Rosiglitazone For Type 2 Diabetes Does Not Increase Risk Of Cardiovascular Disease Or Death But Increases Heart Failure And Fractures In Women

June 9, 2009

Using rosiglitazone (Avandia) in combination with standard diabetes treatments (metformin or a sulfonylurea) to lower blood glucose in type 2 diabetics does not increase the risk of cardiovascular disease or death. However, the study confirms that using rosiglitazone more than doubles the risks of heart failure, and also increases the risk of fractures, mainly in women. The findings of the RECORD study are published in an Article Online First and in an upcoming edition of Read the rest of this entry »

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Combination Therapy For Type 2 Diabetes With Rosiglitazone (RECORD Study) Shows No Increase Of Cardiovascular Disease Or Death

June 6, 2009

The results of the RECORD study are reported in an article published Online First and in a future edition of The Lancet. The findings are presented at the same time at the American Diabetes Association (ADA) meeting in New Orleans, USA. They indicate that the use of rosiglitazone (Avandia) together with regular diabetes treatments (metformin or a sulfonylurea) to reduce blood glucose in type 2 diabetics does not raise the risk of cardiovascular disease or death. On the other hand, the research establishes that using rosiglitazone multiplies by more than two the risk of heart failure, and increases the risk of fracture, mostly in women.
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Combination Therapy For Type 2 Diabetes With Rosiglitazone (RECORD Study) Shows No Increase Of Cardiovascular Disease Or Death

June 6, 2009

The results of the RECORD study are reported in an article published Online First and in a future edition of The Lancet. The findings are presented at the same time at the American Diabetes Association (ADA) meeting in New Orleans, USA. They indicate that the use of rosiglitazone (Avandia) together with regular diabetes treatments (metformin or a sulfonylurea) to reduce blood glucose in type 2 diabetics does not raise the risk of cardiovascular disease or death. On the other hand, the research establishes that using rosiglitazone multiplies by more than two the risk of heart failure, and increases the risk of fracture, mostly in women.
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Women With Gestational Diabetes During Pregnancy Have A Substantial And Persistently Elevated Risk Of Type 2 Diabetes Post-Birth

May 23, 2009

Women who develop gestational diabetes (GD) during pregnancy have a seven-and-a-half times increased risk of developing type 2 diabetes post-birth, which lasts throughout their lifetime. However, there is no agreed policy on the long-term follow up of these women and many do not return for the currently recommended 6-week post-birth diabetes check. An Article in this week’s diabetes special issue of The Lancet says that the strength of the association suggests that both disorders have an overlapping cause-and this should act as an incentive for women to attend the recommended post-birth check. This attendance could be an opportunity to provide advice on diet and exercise, and treatments to delay or prevent onset of diabetes-as well as alerting these women to symptoms of future diabetes, and to alert general practitioners responsible for their long-term care.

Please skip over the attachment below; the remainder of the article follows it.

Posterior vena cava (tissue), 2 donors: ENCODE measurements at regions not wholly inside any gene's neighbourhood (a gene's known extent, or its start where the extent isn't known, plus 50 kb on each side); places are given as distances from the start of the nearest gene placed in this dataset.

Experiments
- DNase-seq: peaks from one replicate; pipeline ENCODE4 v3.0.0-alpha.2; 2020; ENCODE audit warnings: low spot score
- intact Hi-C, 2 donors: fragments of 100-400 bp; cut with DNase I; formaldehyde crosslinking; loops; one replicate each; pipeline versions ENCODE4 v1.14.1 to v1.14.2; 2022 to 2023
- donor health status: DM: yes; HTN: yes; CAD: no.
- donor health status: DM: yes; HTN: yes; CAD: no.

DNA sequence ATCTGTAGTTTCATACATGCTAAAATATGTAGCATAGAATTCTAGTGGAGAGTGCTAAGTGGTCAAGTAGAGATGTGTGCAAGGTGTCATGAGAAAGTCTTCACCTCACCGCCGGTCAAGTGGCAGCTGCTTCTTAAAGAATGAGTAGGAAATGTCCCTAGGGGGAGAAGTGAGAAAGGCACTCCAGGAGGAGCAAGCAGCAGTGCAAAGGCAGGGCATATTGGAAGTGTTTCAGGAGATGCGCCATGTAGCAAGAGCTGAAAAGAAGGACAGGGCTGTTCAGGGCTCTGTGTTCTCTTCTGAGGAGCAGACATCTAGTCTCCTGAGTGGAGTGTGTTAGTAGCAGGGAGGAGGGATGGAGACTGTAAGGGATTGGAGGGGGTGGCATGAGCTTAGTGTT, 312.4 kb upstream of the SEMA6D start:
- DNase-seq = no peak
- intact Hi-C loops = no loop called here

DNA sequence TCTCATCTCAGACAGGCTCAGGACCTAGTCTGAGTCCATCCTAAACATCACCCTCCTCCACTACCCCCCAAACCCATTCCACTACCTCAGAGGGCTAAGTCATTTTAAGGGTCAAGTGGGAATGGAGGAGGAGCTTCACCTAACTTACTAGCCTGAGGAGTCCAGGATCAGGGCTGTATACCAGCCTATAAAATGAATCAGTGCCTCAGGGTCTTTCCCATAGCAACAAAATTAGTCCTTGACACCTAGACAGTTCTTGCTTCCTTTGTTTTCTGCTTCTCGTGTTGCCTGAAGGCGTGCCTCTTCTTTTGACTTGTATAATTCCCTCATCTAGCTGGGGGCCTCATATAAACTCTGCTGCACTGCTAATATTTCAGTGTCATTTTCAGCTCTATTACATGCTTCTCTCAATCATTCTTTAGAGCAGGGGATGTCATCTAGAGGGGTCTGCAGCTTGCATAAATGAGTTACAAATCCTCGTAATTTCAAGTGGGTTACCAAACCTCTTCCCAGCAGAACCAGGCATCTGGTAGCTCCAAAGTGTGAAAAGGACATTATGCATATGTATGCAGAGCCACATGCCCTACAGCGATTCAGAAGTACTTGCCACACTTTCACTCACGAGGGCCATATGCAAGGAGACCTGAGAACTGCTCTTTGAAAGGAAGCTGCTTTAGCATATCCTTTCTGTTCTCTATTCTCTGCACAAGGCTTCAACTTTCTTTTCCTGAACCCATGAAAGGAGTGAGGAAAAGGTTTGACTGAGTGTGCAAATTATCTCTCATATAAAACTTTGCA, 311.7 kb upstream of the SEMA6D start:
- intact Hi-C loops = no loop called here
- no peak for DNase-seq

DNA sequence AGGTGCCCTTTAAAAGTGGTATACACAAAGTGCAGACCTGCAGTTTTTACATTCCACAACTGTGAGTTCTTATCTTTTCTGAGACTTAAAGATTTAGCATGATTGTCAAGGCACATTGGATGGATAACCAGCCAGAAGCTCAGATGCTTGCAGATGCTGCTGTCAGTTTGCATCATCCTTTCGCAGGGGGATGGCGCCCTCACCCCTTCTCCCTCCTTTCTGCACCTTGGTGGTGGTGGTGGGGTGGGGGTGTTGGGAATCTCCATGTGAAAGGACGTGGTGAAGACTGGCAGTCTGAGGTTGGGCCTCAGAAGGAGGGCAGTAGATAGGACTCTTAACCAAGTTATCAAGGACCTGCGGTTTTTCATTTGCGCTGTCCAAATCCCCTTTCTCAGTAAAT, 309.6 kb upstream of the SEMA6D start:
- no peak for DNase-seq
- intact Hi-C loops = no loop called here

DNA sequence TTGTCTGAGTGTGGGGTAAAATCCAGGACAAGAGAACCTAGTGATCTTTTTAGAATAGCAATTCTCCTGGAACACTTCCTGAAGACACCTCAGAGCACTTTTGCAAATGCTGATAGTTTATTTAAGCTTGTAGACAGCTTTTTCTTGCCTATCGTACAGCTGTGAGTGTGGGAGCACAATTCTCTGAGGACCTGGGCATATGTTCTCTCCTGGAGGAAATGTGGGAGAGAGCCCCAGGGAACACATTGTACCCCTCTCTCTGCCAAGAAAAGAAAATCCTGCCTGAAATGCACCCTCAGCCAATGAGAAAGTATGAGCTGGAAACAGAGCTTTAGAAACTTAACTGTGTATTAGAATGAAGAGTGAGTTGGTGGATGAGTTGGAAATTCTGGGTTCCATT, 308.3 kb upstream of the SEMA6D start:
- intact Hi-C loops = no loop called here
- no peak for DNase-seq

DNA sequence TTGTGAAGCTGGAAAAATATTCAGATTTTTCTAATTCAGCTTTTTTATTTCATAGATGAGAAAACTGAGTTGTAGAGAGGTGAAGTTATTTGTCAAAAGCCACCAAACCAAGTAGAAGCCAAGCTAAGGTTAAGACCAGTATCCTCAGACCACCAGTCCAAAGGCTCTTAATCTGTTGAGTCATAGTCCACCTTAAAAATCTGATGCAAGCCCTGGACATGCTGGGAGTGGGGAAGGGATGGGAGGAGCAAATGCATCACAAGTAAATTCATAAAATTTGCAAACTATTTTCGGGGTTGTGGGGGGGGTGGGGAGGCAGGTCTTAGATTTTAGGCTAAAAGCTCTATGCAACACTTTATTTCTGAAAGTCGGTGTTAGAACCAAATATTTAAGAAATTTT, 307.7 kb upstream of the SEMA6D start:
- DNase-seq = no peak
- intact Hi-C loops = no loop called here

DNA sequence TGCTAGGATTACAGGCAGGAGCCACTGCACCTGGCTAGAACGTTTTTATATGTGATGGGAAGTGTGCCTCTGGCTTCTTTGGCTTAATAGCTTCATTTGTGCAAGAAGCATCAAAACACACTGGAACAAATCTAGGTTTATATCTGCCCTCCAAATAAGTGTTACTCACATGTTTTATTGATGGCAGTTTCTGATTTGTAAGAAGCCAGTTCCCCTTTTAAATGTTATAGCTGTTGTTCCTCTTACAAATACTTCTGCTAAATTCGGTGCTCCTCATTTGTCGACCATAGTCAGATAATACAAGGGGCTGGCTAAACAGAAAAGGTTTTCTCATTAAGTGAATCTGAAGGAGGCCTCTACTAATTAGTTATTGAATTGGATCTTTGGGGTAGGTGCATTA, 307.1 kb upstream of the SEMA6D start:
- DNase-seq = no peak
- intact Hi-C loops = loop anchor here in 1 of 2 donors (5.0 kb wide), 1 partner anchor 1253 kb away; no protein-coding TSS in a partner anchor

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Investigation Of Urodynamic Characteristics And Bladder Sensory Function In The Early Stages Of Diabetic Bladder Dysfunction In Type 2 Diabetes Women

January 19, 2009

UroToday.com – For decades, scientists believed that the diabetic cystopathy is a result of vesical sensory dysfunction. But, how could the vesical sensory dysfunction affect the emptying function in diabetic patients? The overdistention due to sensory loss of the bladder filling in diabetes is the most popular explanation. Is it true? There is little evidence in human research to suggest it is. The other question is the role of C fiber neuropathy in the pathophysiology of the diabetic bladder dysfunction. In humans, the physiological function of vesical C fiber is still unclear. Traditionally, urologists only can evaluate the vesical C fiber neuropathy by ice water test and thus obtain a rough result. Most neurourologists could support the notion that activation of C fiber is contributed to detrusor overactivity in some pathophysiological conditions. Could the sensory loss of vesical C fiber in diabetes impair the emptying function or not? It is an interesting question.
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Controlling Type 2 Diabetes With Low-Carb Diets

January 18, 2009

In a six-month comparison of low-carb diets, one that encourages eating carbohydrates with the lowest-possible rating on the glycemic index leads to greater improvement in blood sugar control, according to Duke University Medical Center researchers.

Patients who followed the no-glycemic diet experienced more frequent reductions, and in some cases elimination, of their need for medication to control type 2 diabetes, according to lead author Eric Westman, MD, director of Duke’s Lifestyle Medicine Program. The findings are published online in Read the rest of this entry »


Southampton Researchers Unlock Secrets Of Most Common Type Of Leukaemia

December 28, 2008

Researchers at the University of Southampton (England) are testing patients along the South Coast in order to gain further understanding of the causes of chronic lymphocytic leukaemia (CLL), the commonest form of leukaemia in adults. Blood cancer charity Leukaemia Research has awarded Dr Jonathon Strefford £435,000 to carry out the research at Southampton General Hospital, which will involve testing patients for any abnormalities in their genetic code which may be causing their disease.
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